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Volume 110, Issue 115
charged with two
counts of felony
larceny and one
for three laptop
thefts on campus.
The suspect turned
himself in to police
By Jenny Immel
The suspect in three recent campus
laptop robberies was arrested
Wednesday night after turning himself
in to the University police.
UNC freshman Andrew Marcum,
18, was charged with two counts of
felony larceny and one count of
attempted felony larceny.
The larcenies occurred at Morehead
Laboratories on Oct. 1 and the
Undergraduate Library on Oct. 3.
The attempted larceny took place in
Davis Library on Nov. 8, but in this
case, the victim confronted Marcum,
causing him to leave the laptop and flee
the scene. The Davis victim provided
details for a composite sketch that
matched surveillance pictures taken in
the Undergrad on Oct. 3.
Students who knew Marcum identi
fied him as the suspect to University
police after seeing the sketch accompa
nying an article in The Daily Tar Heel on
Wednesday, said Capt. Mark Mclntyre.
“The biggest thing that helped us was
(the DTH) running the picture,” he said.
The students gave specific details that
See ARREST, Page 4
Road safety is a key
issue on campus
By Dave Szwedo
Despite several recent accidents, the
Department of Public Safety’s ongoing
pedestrian safety campaign seems to be
DPS Deputy Director Jeff McCracken
said the number of reported on-campus
accidents involving pedestrians and vehi
cles has declined compared to last year.
During the 2001 calendar year, 11
on-campus pedestrian accidents were
reported to University police. So far this
year, three have been reported.
But pedestrian safety has risen to the
forefront of University attention because
of the frequency of recent accidents.
A 19-year-old female UNC student
was hit Sept. 23 by a vehicle as she
attempted to cross Cameron Avenue at
a crosswalk in front of Phillips Hall.
An accident also occurred Nov. 5 when
a female victim was struck by a car within
a crosswalk while crossing South Road.
See PEDESTRIANS, Page 4
Everyone has, in some quiet comer of his mind, an ideal home waiting to become a reality.
Deep Dish Theater Company explores love and deceit
gone awry in 'The Game of Love and Chance."
See Page 4
Task Force Delays Vote on Tuition
By Daniel Thigpen
The Tuition Task Force stopped short of voting on a long-term
tuition plan for UNC-Chapel Hill on Thursday, but the group
clearly laid out its priorities for future tuition hikes -and for the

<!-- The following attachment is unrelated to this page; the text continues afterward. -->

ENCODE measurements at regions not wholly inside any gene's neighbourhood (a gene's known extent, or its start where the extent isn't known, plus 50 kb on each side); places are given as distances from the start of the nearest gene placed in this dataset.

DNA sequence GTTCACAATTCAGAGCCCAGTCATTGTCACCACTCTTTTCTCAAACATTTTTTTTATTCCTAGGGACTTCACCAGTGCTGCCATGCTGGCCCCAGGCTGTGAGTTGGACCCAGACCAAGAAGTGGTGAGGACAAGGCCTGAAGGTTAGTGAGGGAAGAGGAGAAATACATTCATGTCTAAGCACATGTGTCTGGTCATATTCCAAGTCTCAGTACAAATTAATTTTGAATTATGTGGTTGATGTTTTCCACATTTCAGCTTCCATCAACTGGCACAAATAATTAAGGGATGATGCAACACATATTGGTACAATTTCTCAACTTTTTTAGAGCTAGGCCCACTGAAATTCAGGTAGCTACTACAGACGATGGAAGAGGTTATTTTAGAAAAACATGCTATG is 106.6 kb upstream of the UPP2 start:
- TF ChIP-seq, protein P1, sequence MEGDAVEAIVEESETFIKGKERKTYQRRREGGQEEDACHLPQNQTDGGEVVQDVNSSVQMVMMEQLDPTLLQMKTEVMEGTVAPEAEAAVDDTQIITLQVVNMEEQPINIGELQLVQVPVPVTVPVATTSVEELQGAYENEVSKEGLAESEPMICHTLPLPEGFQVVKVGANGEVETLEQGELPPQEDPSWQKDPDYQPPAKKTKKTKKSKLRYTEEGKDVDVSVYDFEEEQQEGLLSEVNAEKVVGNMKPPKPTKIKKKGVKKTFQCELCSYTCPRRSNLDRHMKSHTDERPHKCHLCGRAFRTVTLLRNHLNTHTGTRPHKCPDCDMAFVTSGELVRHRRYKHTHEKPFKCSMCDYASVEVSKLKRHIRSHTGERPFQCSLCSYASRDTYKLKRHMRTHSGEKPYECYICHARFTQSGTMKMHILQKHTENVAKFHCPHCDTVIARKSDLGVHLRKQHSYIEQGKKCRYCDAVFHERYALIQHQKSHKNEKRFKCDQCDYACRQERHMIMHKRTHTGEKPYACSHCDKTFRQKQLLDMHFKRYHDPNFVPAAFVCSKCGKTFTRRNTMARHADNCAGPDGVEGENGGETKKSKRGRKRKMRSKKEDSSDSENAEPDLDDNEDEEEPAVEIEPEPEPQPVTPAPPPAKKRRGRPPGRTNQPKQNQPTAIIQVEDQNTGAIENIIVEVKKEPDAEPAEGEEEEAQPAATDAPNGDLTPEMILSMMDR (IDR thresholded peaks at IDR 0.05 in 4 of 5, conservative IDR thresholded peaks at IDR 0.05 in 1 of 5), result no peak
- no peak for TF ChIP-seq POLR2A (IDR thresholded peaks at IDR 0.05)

first time ever, staff could be included in the picture.
Task force members will choose from three specific tuition pro
posals -most ljkely involving three-year increases of S3OO to S4OO
per year to generate S2O million and $27 million respectively -
at their next and final meeting of the year, Dec. 19, during Winter
Break. Task force Co-Chairman Provost Robert Shelton is expect
ed to craft the proposals to be considered at the meeting.
Much of the group’s debate centered on both the length of the
plan and whether tuition should be increased by a fixed dollar
amount or by a certain percentage. Members discussed numer
ous options for earmarking tuition funds, eventually deciding that
in this tuition cycle, increasing the student-faculty ratio with $12.5
million in new faculty positions would not be a priority.
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DTH PHOTOS/MALLORY DAVIS
Jack Cooper (left) adds up the money left in Yvette Harris' drawer at the end of her shift. Harris works as a cashier
at Lenoir Dining Hall, and she commutes to work from Hillsborough on the Triangle Transit Authority shuttle van.
UNC to Help Staff Stretch
Salaries With New Homes
By Alison Ross
A one-bedroom apartment in
Chapel Hill. A three-bedroom place in
Which costs more?
If you guessed the flat in
Hillsborough, you’re wrong, a fact
UNC employee Yvette Harris learned
first hand when she began searching
for housing in the area last summer.
A cashier at Lenoir Dining Hall
since July, Harris and her husband first
looked into renting a place in Chapel Hill but quickly found
the high prices to be a rude awakening.
“My husband makes good money, but I make $7 an hour
and we have four kids,” Harris said. “To pay the rent and take
care of them is hard. You can five in Chapel Hill and Carrboro
if you’re rich - or if you don’t want to five in a good, nice,
clean area because that’s all that you can afford there.”
The couple ended up renting a trailer home in
Hillsborough, and Harris takes a 30-minute bus ride to work.
Stories like the Harrises’ aren’t uncommon in Chapel Hill,
where increasingly high housing prices have forced most UNC
employees and faculty to live outside the town’s borders.
It was with this reality in mind, coupled with a desire to cre
ate more affordable housing options for both employees and
faculty, that last March the UNC Board of Trustees agreed to
sell the Horace Williams satellite tract to Winmore Land
Asa condition of the sale, 25 percent of the single-family
homes and townhouses that Winmore builds on the land will be
priced at $175,000 or less. It’s a price that Bob Knight, assistant